The Kentucky Republican has insisted that House Speaker Kevin McCarthy should take the lead for the GOP — but will that posturing last? Some Democrats don’t think so, telling Bloomberg last week that they believe McConnell will be central to an eventual debt ceiling agreement.

“What we are all waiting for is Mitch McConnell, someone who cares about the US economy, getting in the room,” Rep. Annie Kuster (D-NH) said. For now, McConnell clearly sees no upside to getting involved and appears content to wait the crisis out from the sidelines — but considering his history of striking deals with Biden, he’s a figure worth watching as the possibility of default creeps near.

Kevin McCarthy in Israel. (Western Wall Heritage Foundation)

White House: President Biden will promote his economic record and target House Speaker Kevin McCarthy’s debt ceiling plan at an event marking National Small Business Week. Later, he will meet with President Ferdinand Marcos Jr. of the Philippines as the island country’s tensions grow with China.

House: The House is on recess this week. McCarthy is using the break to travel to Israel, where he will become the second House speaker in history to address the Knesset (the Israeli parliament) today. The speaker says he is considering returning the favor by inviting Israeli Prime Minister Benjamin Netanyahu to address Congress — even if Biden doesn’t invite Bibi to the White House.

Senate: The Senate is in session, with a vote scheduled today on confirmation of a U.S. circuit court judge. If approved, he will be Biden’s 120th addition to the federal bench.

Supreme Court: As media outlets continue digging up stories of potential impropriety at the court, Justice Samuel Alito told the Wall Street Journal that the conservative justices are facing a campaign of intimidation that has made them “targets of assassination.” Meanwhile, the justices are moving slower in issuing opinions than in any term in the last 100 years; they have two months to decide 75% of the term’s cases.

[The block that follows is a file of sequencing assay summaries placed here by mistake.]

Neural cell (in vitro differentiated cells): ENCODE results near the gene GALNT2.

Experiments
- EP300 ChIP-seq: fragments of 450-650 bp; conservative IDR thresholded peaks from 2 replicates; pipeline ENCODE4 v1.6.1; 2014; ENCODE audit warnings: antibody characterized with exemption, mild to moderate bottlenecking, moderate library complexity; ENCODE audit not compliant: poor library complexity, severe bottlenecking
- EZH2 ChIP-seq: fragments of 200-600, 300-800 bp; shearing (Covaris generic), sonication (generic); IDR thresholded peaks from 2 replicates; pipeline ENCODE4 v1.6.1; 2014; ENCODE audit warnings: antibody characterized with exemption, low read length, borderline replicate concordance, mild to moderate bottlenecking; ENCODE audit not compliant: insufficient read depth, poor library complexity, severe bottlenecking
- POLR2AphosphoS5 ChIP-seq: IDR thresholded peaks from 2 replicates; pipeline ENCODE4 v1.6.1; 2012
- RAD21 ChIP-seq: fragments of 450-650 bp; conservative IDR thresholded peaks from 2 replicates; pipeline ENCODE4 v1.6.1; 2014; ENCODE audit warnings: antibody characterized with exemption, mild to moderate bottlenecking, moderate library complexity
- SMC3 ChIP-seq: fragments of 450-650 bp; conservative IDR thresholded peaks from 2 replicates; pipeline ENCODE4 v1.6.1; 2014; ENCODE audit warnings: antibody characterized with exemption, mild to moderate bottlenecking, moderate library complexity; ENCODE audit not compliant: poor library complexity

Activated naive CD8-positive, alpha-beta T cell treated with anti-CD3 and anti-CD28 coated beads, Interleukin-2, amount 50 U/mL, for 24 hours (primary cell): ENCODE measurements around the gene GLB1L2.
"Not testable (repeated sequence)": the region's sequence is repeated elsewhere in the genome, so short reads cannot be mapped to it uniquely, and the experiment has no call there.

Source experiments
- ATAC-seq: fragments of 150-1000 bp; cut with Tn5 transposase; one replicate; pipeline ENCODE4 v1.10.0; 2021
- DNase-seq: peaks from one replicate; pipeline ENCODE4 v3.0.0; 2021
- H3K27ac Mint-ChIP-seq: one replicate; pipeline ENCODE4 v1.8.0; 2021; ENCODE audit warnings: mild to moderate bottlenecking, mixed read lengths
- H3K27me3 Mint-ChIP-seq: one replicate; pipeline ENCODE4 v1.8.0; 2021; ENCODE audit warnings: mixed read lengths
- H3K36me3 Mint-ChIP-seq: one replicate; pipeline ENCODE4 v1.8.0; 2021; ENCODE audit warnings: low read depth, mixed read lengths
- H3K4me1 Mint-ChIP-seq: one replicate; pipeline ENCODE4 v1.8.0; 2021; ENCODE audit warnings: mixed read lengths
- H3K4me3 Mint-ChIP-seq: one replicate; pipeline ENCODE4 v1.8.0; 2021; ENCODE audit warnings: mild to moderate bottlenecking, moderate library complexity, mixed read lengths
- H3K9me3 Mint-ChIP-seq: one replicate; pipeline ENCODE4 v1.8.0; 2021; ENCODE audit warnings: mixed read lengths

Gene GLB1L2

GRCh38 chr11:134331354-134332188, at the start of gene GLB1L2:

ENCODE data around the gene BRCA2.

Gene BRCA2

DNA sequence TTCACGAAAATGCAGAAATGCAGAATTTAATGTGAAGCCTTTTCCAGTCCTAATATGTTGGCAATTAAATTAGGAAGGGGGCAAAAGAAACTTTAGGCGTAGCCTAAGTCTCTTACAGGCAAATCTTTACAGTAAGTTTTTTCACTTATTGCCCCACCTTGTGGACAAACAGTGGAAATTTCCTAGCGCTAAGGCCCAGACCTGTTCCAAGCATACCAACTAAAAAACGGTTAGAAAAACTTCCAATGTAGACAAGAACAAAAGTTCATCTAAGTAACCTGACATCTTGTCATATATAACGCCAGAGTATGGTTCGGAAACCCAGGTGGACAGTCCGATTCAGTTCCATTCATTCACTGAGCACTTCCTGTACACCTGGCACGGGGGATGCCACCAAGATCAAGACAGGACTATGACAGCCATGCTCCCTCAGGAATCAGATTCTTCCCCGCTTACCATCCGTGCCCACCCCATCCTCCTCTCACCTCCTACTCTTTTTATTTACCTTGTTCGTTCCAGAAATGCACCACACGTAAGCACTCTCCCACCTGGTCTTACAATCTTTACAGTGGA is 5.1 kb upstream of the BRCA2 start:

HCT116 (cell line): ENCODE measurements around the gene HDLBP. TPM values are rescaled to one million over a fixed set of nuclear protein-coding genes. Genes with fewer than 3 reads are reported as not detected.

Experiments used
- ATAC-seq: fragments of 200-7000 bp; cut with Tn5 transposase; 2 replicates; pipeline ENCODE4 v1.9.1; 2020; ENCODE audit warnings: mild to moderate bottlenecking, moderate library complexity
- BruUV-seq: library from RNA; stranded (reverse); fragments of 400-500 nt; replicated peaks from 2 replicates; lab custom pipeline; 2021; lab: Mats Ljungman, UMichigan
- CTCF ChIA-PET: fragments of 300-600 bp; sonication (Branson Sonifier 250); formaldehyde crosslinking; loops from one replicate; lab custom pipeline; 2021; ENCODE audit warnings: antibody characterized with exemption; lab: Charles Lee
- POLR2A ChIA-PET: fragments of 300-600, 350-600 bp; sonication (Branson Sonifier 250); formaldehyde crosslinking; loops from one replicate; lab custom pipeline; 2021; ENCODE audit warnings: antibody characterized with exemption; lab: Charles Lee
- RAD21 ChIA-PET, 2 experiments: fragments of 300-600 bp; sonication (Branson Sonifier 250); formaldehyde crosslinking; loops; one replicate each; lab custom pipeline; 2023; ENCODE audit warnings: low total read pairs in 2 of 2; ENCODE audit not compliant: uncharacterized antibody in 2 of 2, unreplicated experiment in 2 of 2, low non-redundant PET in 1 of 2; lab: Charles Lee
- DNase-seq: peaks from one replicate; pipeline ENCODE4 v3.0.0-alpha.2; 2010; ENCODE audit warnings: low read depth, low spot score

A branch of First Republic Bank. (Can Pac Swire)

San Francisco: “JPMorgan Chase is buying most assets of First Republic Bank after the nation’s second-largest bank failure ever, in a deal announced early Monday that protects the deposits of First Republic’s customers.” CNN

North Carolina: “The North Carolina Supreme Court has overturned its own past ruling that said partisan gerrymandering is illegal, clearing the way for Republicans there to redraw the state’s congressional lines in a way that heavily favors the GOP.” Politico

Montana: “The Republican governor of Montana, Greg Gianforte, signed a bill into law on Friday to restrict transition care for transgender minors, joining about a dozen states that have adopted similar laws since the beginning of the year.” NYT

Sudan: “More than 100 U.S. citizens finally made it to the safety of a port in Saudi Arabia Monday after evacuating the deadly fighting in Sudan. Some were aboard a second convoy of buses that left Sudan’s battle-scarred capital of Khartoum on Friday, making the 500-mile drive to reach Port Sudan on the country's east coast.” CBS

Vatican: “Pope Francis on Sunday revealed that a secret peace ‘mission’ in Russia’s war in Ukraine was under way, though he gave no details, and said the Vatican is willing to help facilitate the return of Ukrainian children taken to Russia during the war.” AP

The White House Correspondents’ Dinner is one of Washington’s stranger rituals, the only place where you can see Chuck Schumer, Chrissy Teigen, Kellyanne Conway, and the “Property Brothers” all in one room.

And... me? I was very kindly invited to the dinner by Roy Wood Jr., the night’s comedic headliner and a WUTP reader. Roy’s set was hilarious — and President Biden was pretty funny too, getting in some well-timed digs at Fox News, Marjorie Taylor Greene, and even his own age.

I’ve watched a lot of those dinners on TV, so it was exciting to be there for the first time and just to bear witness to the unique Washington scene swirling all around me. The night also had some serious moments; it was very impactful to hear Biden and other speakers pay homage to Evan Gershovich and Austin Tice, journalists who remain jailed in Russia and Syria, respectively. “Journalism should not be a crime,” Biden correctly declared.

One photo from the night, of me and Roy Wood Jr.:

And one memorable exchange, with Vice President Kamala Harris and Second Gentleman Doug Emhoff: